NUSSENBLATH, TULO (1895–1943), researcher into *Herzl's life. Born in Stryj, Galicia, Nussenblath was an officer in the Austrian army in World War I. After the war he studied law in Vienna, but instead of working as a lawyer he engaged in historical study, concentrating in particular on the life of Theodor Herzl. He published his findings in three books: Zeitgenossen ueber Herzl (1929), a collection of contemporary records; Ein Volk unterwegs zum Frieden (1933), about the endeavors to found a peace movement, which includes Herzl's correspondence with the Zionist sympathizer Berta von Suttner; and Herzl Jahrbuch (1937), which was intended to become a regular annual for researches concerning Herzl's life and era, based primarily on documents not yet published. After the German occupation of Austria in 1938, Nussenblath was expelled to Poland, and when it too was conquered by the Germans, he lived in the Warsaw Ghetto, working there as a communal leader. In the spring of 1943 he was taken to a concentration camp, where he was murdered.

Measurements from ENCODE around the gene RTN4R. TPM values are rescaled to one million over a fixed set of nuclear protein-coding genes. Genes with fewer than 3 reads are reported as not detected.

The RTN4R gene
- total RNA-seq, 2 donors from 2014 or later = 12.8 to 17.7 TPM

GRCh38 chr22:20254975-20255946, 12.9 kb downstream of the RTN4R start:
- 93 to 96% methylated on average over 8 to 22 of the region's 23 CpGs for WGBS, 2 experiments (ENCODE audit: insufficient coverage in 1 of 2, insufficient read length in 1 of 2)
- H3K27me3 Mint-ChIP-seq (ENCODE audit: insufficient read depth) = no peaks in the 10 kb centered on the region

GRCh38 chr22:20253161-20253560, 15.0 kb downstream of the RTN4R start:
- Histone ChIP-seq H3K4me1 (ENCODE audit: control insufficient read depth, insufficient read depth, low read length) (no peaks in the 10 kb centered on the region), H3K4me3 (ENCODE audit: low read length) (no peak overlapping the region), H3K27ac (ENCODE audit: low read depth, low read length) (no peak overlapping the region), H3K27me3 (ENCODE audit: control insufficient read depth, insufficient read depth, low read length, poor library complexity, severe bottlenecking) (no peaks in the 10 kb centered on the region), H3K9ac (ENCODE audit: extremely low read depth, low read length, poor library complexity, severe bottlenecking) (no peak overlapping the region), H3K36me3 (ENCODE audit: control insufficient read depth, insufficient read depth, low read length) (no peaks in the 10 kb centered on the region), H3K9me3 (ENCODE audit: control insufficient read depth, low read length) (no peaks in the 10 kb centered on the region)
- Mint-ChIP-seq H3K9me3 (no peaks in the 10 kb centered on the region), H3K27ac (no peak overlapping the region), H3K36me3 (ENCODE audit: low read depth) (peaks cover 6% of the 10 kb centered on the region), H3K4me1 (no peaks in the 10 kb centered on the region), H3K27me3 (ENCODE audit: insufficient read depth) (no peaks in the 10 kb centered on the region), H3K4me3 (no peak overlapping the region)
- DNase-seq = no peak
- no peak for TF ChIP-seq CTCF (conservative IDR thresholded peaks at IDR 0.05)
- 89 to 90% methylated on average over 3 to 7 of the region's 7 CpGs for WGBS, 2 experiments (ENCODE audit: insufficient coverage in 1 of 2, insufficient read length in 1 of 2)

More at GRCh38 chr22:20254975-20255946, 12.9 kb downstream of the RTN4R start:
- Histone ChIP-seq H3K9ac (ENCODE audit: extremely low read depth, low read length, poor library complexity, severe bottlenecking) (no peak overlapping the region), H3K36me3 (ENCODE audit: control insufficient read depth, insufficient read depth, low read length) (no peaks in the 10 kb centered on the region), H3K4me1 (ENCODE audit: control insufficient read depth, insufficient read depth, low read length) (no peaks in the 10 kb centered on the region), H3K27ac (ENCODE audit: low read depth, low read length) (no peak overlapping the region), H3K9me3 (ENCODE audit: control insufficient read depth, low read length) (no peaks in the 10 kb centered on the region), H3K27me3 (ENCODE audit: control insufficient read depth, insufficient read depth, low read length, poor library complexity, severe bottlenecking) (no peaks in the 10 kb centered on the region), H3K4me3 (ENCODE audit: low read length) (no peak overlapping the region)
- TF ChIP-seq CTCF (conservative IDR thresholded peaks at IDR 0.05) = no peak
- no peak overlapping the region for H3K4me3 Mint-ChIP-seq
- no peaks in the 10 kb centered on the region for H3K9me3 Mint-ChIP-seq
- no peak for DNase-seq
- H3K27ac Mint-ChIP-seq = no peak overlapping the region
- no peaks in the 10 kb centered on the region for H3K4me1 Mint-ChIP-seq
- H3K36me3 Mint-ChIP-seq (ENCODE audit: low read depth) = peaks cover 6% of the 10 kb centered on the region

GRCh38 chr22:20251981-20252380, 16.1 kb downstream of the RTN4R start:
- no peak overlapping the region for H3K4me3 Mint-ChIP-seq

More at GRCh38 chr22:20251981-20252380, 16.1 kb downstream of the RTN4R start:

N. Eck (Eckron), Ha-To'im be-Darkhei ha-Mavet (1960), 228–33; N. Kudish et al., Sefer Stryj (1962), 120–1.